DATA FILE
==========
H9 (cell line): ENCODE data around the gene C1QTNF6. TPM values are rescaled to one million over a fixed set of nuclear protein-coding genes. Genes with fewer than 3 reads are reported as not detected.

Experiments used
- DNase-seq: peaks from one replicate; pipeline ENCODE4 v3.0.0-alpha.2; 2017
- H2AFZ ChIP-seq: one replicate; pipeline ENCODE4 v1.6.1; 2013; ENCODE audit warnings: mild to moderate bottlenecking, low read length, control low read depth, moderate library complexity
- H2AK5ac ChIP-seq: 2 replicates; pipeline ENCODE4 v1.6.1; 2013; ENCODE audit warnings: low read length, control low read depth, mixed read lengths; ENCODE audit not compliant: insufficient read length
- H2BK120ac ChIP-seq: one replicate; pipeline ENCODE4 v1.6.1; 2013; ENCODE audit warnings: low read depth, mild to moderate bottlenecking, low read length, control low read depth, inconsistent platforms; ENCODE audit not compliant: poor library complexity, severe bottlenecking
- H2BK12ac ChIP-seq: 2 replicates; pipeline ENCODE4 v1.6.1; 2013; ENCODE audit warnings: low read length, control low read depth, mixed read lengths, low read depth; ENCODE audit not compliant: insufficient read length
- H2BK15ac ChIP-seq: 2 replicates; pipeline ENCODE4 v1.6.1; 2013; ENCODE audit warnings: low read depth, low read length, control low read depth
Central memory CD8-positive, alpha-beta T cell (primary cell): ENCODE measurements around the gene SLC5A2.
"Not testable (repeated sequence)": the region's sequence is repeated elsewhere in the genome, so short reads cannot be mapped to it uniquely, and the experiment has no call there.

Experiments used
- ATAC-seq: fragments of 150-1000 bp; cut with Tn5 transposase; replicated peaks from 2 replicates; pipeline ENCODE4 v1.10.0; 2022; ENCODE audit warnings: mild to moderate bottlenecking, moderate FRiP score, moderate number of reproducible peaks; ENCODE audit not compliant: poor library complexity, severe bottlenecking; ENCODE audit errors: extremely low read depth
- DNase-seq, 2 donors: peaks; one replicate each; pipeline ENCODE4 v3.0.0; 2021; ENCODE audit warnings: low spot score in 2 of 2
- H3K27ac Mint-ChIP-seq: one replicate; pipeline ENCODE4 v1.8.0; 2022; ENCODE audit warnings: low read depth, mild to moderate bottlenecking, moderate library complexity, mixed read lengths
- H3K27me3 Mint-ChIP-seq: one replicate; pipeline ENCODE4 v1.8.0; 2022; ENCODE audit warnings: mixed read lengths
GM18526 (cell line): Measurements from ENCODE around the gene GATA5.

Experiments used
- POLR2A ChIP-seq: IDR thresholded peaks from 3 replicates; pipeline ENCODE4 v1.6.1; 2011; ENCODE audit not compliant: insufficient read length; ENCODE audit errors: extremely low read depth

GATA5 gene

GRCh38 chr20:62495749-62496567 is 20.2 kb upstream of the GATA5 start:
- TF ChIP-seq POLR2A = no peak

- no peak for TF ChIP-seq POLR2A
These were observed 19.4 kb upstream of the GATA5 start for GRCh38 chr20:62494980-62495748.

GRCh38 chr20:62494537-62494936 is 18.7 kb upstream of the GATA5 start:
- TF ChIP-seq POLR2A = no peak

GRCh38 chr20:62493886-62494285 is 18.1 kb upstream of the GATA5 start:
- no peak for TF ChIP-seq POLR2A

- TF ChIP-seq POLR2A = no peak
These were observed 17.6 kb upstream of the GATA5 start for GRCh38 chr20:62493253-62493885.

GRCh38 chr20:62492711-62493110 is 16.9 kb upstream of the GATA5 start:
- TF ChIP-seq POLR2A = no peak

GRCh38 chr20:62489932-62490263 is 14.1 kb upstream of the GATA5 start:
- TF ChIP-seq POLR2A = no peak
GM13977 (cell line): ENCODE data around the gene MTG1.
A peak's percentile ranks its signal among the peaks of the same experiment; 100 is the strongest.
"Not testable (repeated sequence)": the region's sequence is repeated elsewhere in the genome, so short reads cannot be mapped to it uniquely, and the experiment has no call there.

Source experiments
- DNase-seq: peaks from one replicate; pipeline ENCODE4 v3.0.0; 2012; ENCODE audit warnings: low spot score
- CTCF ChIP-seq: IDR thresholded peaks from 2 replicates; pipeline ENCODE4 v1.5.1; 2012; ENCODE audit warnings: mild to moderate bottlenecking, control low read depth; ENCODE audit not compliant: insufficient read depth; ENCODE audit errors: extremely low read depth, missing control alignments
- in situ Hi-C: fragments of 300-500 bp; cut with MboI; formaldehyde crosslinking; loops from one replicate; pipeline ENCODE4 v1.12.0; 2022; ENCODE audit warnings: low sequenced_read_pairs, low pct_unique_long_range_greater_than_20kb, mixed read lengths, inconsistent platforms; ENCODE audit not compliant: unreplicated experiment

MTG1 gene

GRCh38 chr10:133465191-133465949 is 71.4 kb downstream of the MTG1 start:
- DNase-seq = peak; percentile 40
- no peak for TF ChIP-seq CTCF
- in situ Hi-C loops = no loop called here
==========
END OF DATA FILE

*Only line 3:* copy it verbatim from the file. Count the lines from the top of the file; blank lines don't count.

- DNase-seq: peaks from one replicate; pipeline ENCODE4 v3.0.0-alpha.2; 2017